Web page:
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What do you think?

Below is an article written by The Lancet about the topic of physical activity, Olympics, and Olympics sponsors. 

Do you side with authors?  Are we influenced by the Olympics sponsors?  Other opinions?

Please respond with courtesy, this is a NJH blog

Two people will be chosen to receive a free class in the NJH fitness department!

 

 

Pamela Das, Richard Horton

Rethinking our approach to physical activity

The Lancet, Volume 380, Issue 9838, 21–27 July 2012, Pages 189-190

 

In The Lancet today, we are publishing a five-paper Series about physical inactivity. The publication comes a week before the 2012 Olympic Games begin in London. The Games should encourage physical activity, promote healthy living, and inspire the next generation to exercise. However, marring this healthy vision has been the choice of junk food and drink giants—McDonald’s, Coca-Cola, and Cadbury’s—as major sponsors of the event.

Health campaigners have rightly been dismayed. On June 20, the London Assembly (an elected body that scrutinises the work of the Mayor of London) passed a motion urging the International Olympic Committee (IOC) to adopt strict sponsorship criteria that exclude food and drinks companies strongly associated with high calorie brands and products linked to childhood obesity. Meanwhile, the UK’s Academy of Medical Royal Colleges has said that the presence of McDonald’s and Coca-Cola at the 2012 Games sends out the wrong message to children.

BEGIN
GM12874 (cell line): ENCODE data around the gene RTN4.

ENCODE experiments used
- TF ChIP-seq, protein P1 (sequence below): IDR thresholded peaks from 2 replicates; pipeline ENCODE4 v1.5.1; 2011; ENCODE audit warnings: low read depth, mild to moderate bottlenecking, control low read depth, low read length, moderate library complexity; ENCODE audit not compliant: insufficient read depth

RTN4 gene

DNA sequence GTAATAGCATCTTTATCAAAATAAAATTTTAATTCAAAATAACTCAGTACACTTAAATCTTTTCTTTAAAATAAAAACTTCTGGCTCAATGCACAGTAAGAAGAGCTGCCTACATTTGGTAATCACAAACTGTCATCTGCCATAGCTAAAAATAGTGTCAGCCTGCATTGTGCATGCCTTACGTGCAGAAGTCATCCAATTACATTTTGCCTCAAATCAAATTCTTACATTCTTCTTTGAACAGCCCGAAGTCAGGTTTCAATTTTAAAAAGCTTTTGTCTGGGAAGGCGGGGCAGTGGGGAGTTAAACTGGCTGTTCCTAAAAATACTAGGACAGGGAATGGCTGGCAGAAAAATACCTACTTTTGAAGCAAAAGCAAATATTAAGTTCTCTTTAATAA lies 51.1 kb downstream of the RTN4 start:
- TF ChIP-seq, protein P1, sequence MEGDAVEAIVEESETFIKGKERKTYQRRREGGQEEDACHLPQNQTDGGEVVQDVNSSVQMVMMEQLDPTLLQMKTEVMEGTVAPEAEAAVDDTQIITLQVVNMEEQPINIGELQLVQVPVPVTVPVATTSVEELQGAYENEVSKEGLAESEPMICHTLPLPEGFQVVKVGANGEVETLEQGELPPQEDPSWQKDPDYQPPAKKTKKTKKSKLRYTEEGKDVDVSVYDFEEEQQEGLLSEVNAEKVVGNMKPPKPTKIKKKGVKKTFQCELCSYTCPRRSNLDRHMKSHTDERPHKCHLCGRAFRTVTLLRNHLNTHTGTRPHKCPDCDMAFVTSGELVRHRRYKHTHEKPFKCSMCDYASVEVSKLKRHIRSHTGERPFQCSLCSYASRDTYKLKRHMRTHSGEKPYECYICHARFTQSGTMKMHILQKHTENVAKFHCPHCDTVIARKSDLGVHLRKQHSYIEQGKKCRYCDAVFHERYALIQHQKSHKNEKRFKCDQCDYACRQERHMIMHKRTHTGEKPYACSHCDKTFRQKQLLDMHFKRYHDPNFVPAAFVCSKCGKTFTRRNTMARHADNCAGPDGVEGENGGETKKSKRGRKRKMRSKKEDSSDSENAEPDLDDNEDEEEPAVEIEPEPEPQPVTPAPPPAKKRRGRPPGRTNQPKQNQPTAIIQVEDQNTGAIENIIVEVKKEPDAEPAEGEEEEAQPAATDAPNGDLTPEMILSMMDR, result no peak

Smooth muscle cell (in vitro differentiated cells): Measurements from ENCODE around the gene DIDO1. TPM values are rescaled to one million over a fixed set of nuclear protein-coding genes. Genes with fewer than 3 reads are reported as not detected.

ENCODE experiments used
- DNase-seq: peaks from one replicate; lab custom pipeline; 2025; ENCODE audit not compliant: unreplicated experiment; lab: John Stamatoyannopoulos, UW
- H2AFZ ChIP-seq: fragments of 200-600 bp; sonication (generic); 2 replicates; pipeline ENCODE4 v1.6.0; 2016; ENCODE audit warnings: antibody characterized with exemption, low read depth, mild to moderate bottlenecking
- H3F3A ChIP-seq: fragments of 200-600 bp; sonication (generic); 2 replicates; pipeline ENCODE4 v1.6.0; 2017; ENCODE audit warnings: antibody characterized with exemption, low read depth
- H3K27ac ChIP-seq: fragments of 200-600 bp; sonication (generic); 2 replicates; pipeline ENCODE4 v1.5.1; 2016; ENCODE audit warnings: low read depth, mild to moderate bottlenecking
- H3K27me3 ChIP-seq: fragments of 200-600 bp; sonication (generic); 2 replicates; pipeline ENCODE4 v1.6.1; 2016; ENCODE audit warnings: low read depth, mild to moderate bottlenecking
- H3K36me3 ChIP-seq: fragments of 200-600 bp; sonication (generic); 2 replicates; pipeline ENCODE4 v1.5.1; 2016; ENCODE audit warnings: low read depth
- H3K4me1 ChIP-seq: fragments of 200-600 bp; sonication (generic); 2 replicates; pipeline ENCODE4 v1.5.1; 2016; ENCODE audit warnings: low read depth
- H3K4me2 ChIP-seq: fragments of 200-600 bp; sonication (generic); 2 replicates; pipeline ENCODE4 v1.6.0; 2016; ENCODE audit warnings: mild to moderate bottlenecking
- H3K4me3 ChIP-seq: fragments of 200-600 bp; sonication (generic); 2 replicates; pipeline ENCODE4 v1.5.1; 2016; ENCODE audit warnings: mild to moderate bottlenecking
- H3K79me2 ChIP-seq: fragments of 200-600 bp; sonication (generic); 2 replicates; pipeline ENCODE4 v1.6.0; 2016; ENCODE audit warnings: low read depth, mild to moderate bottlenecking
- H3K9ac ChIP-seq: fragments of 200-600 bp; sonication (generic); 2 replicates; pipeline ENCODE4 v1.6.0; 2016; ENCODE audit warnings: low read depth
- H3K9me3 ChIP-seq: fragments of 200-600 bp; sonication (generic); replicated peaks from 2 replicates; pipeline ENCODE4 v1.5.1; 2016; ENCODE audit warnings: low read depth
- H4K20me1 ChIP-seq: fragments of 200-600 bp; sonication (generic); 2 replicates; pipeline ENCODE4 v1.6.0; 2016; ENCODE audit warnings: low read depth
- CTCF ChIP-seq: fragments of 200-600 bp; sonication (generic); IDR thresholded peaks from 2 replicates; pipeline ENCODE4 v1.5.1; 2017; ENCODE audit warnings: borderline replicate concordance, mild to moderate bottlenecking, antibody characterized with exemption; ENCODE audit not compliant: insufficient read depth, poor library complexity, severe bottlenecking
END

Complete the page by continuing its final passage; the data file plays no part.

Indeed, their presence is hardly subtle. The new two-storey McDonald’s restaurant at the Olympic Park in Stratford will be the biggest in the world. It will serve up to 1200 customers an hour and make £3 million selling fast food during the Games. Cadbury’s has joined forces with McDonald’s to offer what it states on its website will be the “perfect snack” to enjoy whilst watching the Games—a chocolate bar-ice cream concoction with a whopping 395 calories per serving. Coca-Cola, meanwhile, has raised its profile considerably by branding the Olympic torch relay.

The IOC has been indignant about criticism over McDonald’s and Coca-Cola’s sponsorship. “We are proud to work with both…”, said IOC president Jacques Rogge, adding that sponsorship agreements were in place until 2020 with both companies.

But the news is not all bad: after the closing ceremony of the Paralympics, the McDonald’s mega-restaurant will be bulldozed. Harder to erase will be the long-term effect of Games-associated junk food advertising on people’s hearts and waistlines—definitely one Olympic legacy the world can do without.

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  1. Christina
    July 27th, 2012 at 19:38 | #1

    Coca-Cola, McDonald’s and Cadbury are three reputable companies. This all translates to lots of money with deep pockets and business interests and connections. Eating a hamburger, drinking a coke, or eating an ice cream bar does not hurt once in awhile. I think that the Olympics will not be marred by this sponsorship.

  2. Mary McMahon
    July 27th, 2012 at 20:16 | #2

    Marketing is successful at their business and this is an excellent example of that success – convincing people to buy things they don’t need! The question of need vs want is one again subject to those lucky folks who get to cheer on the Olympic athletes. Many aspire to perform like an Olympian but if their diet consists of foods and beverages from McDonalds, Coca Cola and Cadbury’s, few will achieve that goal. But let us remember, that in moderation, even “bad” foods can be okay for you. In our disposable culture, this is the ultimate – tearing down the McDonalds constructed for this year’s summer games after the closing ceremony!

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